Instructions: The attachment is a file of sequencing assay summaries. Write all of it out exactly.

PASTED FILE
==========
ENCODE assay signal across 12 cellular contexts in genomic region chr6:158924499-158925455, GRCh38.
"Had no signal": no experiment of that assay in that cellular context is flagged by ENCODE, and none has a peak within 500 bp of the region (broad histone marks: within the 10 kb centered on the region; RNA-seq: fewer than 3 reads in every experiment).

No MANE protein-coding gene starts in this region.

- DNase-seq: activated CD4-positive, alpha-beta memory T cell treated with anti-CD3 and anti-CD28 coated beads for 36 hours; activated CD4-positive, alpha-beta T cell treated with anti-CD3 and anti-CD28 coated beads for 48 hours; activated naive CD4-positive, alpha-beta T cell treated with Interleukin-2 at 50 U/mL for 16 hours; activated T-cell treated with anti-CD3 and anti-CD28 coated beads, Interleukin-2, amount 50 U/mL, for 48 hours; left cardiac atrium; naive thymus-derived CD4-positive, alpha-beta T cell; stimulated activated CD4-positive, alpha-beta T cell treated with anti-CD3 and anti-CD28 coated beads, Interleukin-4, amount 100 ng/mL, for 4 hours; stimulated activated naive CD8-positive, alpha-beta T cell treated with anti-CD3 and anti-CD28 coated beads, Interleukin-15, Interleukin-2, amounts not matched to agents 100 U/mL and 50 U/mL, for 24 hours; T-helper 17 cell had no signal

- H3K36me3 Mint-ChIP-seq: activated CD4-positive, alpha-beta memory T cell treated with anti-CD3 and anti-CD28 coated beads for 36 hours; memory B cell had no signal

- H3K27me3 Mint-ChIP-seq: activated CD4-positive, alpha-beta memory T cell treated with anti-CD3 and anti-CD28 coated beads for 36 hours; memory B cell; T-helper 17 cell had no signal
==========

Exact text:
ENCODE assay signal across 12 cellular contexts in genomic region chr6:158924499-158925455, GRCh38.
"Had no signal": no experiment of that assay in that cellular context is flagged by ENCODE, and none has a peak within 500 bp of the region (broad histone marks: within the 10 kb centered on the region; RNA-seq: fewer than 3 reads in every experiment).

No MANE protein-coding gene starts in this region.

- DNase-seq: activated CD4-positive, alpha-beta memory T cell treated with anti-CD3 and anti-CD28 coated beads for 36 hours; activated CD4-positive, alpha-beta T cell treated with anti-CD3 and anti-CD28 coated beads for 48 hours; activated naive CD4-positive, alpha-beta T cell treated with Interleukin-2 at 50 U/mL for 16 hours; activated T-cell treated with anti-CD3 and anti-CD28 coated beads, Interleukin-2, amount 50 U/mL, for 48 hours; left cardiac atrium; naive thymus-derived CD4-positive, alpha-beta T cell; stimulated activated CD4-positive, alpha-beta T cell treated with anti-CD3 and anti-CD28 coated beads, Interleukin-4, amount 100 ng/mL, for 4 hours; stimulated activated naive CD8-positive, alpha-beta T cell treated with anti-CD3 and anti-CD28 coated beads, Interleukin-15, Interleukin-2, amounts not matched to agents 100 U/mL and 50 U/mL, for 24 hours; T-helper 17 cell had no signal

- H3K36me3 Mint-ChIP-seq: activated CD4-positive, alpha-beta memory T cell treated with anti-CD3 and anti-CD28 coated beads for 36 hours; memory B cell had no signal

- H3K27me3 Mint-ChIP-seq: activated CD4-positive, alpha-beta memory T cell treated with anti-CD3 and anti-CD28 coated beads for 36 hours; memory B cell; T-helper 17 cell had no signal